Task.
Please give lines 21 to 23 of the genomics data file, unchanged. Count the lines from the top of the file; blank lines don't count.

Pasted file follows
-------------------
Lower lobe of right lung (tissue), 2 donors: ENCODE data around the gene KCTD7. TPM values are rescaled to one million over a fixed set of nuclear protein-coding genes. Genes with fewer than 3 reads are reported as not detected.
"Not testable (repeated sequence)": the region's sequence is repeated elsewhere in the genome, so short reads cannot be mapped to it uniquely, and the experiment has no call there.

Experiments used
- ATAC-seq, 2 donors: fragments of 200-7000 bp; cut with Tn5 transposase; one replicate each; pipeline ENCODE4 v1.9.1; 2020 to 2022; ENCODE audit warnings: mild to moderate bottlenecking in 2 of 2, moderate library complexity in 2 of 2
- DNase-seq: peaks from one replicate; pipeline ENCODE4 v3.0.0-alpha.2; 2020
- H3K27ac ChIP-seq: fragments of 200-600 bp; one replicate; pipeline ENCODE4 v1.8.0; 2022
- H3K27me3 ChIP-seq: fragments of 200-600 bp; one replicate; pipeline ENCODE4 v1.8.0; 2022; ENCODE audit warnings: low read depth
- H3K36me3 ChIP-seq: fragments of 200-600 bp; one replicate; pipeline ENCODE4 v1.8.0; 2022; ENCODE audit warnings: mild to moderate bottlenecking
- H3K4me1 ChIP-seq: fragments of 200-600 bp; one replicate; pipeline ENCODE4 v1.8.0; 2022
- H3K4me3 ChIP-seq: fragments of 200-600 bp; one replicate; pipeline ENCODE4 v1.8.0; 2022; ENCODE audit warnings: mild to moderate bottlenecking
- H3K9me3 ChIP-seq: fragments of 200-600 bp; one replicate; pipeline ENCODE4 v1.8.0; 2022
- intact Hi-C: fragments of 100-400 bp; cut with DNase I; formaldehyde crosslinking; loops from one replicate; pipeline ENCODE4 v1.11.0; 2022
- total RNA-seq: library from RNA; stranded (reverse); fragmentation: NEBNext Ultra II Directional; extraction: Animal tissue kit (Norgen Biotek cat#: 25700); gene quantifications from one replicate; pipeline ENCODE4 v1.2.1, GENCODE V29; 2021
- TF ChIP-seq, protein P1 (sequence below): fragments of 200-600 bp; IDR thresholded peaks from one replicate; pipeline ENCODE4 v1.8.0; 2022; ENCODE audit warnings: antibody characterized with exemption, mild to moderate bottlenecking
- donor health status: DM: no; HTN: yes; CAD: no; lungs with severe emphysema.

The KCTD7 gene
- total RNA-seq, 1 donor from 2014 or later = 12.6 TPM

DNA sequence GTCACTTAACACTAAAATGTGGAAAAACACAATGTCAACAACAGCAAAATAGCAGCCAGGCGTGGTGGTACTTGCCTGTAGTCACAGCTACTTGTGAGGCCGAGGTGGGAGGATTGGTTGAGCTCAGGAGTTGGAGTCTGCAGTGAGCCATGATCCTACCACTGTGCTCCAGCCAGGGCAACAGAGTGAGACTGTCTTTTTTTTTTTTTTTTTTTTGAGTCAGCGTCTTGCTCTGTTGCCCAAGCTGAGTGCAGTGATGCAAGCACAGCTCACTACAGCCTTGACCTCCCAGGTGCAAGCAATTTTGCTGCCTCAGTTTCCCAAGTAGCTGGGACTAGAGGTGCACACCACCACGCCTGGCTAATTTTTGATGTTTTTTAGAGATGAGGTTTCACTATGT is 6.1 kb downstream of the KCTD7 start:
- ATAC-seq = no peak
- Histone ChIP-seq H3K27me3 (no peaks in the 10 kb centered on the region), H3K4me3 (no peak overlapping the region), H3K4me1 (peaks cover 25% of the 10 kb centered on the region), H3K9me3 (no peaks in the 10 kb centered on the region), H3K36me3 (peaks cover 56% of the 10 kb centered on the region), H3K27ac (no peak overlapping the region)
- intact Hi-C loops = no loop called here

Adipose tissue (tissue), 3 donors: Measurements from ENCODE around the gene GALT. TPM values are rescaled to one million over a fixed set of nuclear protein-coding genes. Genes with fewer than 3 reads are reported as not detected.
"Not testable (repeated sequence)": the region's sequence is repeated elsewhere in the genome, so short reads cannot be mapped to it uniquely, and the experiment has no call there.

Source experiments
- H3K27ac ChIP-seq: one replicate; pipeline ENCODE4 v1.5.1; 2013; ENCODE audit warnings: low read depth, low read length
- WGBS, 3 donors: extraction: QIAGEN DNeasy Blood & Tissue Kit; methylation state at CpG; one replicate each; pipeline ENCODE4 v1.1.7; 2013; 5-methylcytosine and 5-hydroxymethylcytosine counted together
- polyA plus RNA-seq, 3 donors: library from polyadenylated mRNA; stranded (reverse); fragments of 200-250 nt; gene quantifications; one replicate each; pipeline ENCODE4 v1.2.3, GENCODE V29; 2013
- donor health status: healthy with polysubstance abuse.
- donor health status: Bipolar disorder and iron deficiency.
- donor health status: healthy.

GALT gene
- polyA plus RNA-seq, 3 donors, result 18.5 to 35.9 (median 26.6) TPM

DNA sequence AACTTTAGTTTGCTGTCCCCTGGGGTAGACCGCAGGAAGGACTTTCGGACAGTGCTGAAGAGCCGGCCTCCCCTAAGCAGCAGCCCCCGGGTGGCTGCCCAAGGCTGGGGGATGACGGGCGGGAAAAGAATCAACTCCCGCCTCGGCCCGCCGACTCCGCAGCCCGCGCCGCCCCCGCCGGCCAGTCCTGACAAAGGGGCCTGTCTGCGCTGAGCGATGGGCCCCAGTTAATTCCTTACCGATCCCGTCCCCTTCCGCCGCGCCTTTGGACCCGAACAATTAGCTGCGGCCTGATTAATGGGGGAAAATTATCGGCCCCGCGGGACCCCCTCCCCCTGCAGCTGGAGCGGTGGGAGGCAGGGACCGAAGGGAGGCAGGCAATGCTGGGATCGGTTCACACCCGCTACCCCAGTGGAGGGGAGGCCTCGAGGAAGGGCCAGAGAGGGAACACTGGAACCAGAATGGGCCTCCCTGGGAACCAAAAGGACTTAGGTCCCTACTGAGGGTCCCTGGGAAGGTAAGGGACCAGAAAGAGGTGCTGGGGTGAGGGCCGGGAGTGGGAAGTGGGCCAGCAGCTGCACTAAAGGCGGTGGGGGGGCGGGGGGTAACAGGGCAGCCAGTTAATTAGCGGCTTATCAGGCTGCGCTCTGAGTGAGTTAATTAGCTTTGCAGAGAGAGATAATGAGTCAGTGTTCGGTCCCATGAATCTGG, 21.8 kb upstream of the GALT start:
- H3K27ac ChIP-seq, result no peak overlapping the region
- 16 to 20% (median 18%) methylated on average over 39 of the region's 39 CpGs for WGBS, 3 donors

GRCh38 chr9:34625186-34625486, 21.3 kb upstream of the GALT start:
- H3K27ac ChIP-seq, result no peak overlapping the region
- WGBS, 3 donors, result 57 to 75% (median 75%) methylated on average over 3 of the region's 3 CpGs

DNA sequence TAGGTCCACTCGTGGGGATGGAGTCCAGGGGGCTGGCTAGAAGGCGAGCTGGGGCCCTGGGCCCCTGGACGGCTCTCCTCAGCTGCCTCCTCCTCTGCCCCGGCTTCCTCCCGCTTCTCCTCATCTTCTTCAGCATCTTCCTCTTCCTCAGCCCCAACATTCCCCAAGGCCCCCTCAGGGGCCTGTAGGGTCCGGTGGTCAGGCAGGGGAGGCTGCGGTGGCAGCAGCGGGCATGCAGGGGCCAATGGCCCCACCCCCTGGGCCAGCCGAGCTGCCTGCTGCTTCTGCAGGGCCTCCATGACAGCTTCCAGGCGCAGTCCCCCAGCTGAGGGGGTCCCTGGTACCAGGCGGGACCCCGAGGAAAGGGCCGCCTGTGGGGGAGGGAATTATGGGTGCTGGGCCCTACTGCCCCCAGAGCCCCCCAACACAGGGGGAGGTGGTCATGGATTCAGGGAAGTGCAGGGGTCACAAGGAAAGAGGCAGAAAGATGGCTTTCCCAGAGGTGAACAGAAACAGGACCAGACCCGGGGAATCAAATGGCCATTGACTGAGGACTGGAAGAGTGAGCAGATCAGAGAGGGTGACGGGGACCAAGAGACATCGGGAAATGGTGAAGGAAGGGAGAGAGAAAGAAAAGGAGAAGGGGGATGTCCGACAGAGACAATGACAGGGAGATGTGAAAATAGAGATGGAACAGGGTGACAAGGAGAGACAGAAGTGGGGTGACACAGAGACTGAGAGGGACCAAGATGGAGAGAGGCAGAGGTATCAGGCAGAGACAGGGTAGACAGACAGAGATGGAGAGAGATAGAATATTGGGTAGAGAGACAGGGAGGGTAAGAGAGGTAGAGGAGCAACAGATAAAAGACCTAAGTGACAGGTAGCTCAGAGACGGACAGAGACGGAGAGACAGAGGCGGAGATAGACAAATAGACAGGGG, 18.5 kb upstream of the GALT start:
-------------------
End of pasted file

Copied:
- intact Hi-C loops = no loop called here

Adipose tissue (tissue), 3 donors: Measurements from ENCODE around the gene GALT. TPM values are rescaled to one million over a fixed set of nuclear protein-coding genes. Genes with fewer than 3 reads are reported as not detected.
"Not testable (repeated sequence)": the region's sequence is repeated elsewhere in the genome, so short reads cannot be mapped to it uniquely, and the experiment has no call there.